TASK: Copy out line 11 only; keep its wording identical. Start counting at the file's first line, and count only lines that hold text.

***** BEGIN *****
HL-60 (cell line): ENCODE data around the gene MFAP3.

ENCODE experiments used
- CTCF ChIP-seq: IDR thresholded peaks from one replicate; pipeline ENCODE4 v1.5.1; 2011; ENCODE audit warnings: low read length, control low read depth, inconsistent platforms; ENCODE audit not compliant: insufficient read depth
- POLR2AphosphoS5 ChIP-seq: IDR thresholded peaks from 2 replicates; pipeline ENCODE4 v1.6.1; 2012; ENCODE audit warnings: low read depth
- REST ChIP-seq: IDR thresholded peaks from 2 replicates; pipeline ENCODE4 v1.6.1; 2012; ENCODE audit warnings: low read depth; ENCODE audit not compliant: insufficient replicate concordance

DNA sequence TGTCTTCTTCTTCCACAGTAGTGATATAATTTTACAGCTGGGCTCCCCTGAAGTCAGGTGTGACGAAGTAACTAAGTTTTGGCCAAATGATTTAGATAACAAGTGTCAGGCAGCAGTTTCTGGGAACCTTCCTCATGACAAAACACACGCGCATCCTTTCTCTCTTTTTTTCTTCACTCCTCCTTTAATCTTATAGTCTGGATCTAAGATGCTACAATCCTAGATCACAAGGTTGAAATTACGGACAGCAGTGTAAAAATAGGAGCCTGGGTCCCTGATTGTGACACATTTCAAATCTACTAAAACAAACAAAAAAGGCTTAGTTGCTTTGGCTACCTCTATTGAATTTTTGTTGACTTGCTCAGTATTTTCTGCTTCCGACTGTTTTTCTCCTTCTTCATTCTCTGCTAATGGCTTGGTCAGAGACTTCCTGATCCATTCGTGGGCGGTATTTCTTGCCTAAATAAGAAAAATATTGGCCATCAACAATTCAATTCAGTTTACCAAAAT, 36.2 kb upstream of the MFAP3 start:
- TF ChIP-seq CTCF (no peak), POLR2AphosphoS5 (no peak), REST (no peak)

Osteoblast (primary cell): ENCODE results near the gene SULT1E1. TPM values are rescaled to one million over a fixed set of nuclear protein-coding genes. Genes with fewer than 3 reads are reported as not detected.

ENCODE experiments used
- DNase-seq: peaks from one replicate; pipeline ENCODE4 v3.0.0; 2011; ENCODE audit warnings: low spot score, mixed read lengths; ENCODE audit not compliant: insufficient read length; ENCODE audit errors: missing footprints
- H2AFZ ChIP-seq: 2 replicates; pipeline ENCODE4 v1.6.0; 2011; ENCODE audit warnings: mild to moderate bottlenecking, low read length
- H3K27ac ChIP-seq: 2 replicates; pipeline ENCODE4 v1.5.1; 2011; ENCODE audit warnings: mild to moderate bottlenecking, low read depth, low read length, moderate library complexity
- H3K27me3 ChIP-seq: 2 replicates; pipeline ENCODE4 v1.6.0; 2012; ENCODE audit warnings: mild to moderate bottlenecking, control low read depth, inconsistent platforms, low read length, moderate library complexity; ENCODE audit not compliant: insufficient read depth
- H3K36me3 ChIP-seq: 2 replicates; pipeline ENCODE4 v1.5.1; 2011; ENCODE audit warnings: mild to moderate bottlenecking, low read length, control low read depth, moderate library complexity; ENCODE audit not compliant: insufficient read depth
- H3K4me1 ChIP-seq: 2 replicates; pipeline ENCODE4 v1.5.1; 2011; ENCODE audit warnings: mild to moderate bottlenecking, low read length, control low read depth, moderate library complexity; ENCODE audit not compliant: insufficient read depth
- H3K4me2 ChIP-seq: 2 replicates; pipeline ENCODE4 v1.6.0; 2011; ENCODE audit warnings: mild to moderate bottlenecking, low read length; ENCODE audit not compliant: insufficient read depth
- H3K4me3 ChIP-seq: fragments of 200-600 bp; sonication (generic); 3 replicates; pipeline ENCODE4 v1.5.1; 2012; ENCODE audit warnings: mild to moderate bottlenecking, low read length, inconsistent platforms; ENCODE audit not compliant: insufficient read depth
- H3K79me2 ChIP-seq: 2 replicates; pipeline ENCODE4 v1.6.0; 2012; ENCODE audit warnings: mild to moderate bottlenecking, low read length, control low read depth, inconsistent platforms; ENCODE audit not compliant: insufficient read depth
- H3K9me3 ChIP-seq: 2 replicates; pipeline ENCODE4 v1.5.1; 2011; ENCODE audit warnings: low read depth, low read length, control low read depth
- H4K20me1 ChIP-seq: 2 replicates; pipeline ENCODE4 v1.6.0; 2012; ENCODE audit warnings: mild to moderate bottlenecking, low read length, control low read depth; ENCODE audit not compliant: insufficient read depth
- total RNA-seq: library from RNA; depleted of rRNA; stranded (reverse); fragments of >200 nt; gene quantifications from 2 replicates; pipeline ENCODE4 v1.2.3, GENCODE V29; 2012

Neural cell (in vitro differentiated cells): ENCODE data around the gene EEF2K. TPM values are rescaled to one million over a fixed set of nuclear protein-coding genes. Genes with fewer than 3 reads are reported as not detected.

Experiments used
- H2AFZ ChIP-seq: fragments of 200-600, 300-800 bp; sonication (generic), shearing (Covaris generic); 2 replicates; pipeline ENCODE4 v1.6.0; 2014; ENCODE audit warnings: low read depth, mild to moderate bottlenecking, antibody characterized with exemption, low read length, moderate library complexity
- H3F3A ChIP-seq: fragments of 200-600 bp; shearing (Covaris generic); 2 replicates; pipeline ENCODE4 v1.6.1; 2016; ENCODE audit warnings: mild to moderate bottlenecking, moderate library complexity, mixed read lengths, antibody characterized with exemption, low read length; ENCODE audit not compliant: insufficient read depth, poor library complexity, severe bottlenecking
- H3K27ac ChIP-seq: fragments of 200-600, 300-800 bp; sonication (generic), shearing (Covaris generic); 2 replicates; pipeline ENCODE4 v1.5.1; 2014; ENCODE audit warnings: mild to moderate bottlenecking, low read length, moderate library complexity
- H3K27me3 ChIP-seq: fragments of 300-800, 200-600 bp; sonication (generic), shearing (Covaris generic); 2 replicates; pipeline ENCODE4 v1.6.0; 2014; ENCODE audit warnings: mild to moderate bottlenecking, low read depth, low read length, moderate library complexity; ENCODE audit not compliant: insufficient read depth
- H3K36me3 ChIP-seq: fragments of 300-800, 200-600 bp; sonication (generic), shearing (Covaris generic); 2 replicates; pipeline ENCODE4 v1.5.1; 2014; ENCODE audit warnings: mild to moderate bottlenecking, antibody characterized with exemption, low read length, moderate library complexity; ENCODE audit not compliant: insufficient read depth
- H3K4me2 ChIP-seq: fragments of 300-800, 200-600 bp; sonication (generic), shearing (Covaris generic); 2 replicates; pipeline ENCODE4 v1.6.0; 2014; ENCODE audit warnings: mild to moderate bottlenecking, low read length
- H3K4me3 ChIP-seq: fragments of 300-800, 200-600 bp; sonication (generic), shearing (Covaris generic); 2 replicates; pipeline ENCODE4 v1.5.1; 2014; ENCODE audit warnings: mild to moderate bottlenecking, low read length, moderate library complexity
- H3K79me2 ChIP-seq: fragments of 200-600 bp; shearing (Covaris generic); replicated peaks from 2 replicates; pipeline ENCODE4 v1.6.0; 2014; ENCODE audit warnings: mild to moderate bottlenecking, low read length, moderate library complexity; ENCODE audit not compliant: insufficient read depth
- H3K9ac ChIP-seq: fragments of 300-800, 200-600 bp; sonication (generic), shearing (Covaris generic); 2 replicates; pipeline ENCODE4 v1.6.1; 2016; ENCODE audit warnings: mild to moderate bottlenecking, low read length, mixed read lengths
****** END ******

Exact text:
- H2AFZ ChIP-seq: 2 replicates; pipeline ENCODE4 v1.6.0; 2011; ENCODE audit warnings: mild to moderate bottlenecking, low read length